By Nina Glinski
January 26, 2015
(Bloomberg) — Employers in the U.S. are taking longer to fill job openings, a sign that the labor market is tightening as companies compete for talented workers.
Fifty-seven percent of positions went unfilled 30 days after being posted in the three months through October, a 0.8 percentage-point increase from the same period in 2013, according to a report released Monday by online job advertiser Indeed and business consultant Centre for Economics and Business Research.
Employers in hospitality and manufacturing had the highest rates of jobs unfilled after at least three months, the report showed, as employment gains in those industries made it harder to recruit suitable hires. Increased demand for qualified help in a shrinking talent pool boosts the odds of accelerating wages, said Paul D’Arcy, senior vice president of Austin, Texas-based Indeed, which said its data accounts for about 47 percent of all jobs available in the U.S.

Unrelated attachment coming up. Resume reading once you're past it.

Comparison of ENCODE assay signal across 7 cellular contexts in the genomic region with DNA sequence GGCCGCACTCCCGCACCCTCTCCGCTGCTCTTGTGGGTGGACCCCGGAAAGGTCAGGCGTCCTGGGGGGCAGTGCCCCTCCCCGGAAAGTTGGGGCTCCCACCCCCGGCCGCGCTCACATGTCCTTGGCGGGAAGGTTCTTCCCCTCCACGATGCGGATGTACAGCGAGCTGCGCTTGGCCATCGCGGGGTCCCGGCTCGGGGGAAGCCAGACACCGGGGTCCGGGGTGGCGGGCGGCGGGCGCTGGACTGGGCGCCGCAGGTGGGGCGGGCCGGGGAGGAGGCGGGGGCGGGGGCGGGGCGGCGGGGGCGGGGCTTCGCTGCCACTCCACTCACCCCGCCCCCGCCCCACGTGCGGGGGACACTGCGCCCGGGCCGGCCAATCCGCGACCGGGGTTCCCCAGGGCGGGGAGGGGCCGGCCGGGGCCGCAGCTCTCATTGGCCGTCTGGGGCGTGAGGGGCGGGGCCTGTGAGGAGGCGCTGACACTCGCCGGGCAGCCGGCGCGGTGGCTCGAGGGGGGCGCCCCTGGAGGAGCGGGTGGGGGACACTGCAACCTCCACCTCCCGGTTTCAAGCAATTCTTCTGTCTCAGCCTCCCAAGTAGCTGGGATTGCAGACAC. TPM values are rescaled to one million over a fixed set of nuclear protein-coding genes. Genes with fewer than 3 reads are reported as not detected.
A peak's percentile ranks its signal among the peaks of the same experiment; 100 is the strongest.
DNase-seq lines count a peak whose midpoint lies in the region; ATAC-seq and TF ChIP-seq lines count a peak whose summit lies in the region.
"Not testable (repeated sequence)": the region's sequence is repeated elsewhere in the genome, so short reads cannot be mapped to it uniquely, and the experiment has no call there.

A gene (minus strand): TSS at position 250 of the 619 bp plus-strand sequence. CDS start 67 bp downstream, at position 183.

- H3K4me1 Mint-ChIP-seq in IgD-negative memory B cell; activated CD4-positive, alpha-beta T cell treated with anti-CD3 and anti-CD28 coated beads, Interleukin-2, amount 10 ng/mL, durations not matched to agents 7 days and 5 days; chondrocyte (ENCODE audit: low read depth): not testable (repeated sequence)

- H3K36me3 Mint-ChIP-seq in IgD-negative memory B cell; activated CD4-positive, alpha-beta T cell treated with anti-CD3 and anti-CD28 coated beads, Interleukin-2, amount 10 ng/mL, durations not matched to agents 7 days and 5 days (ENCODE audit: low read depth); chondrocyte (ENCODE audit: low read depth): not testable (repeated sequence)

“When it takes longer for employers to fill jobs it should put pressure on wages to rise in order to attract quality candidates faster,” he said. “If employers are unwilling to offer higher wages, this could in part explain longer vacancy times.”
Longer hiring cycles could also hit employers with “a significant knock-on effect to the productivity of their business,” d’Arcy said.
Productivity can suffer as companies ask employees to log more hours or the quality of work diminishes. Senior roles, particularly retail sales managers and computer software engineers, took longer to fill than low-skilled positions, the report showed.
Among states, manufacturing-intensive Indiana had the greatest share of unfilled job openings after three months, at 35.8 percent.
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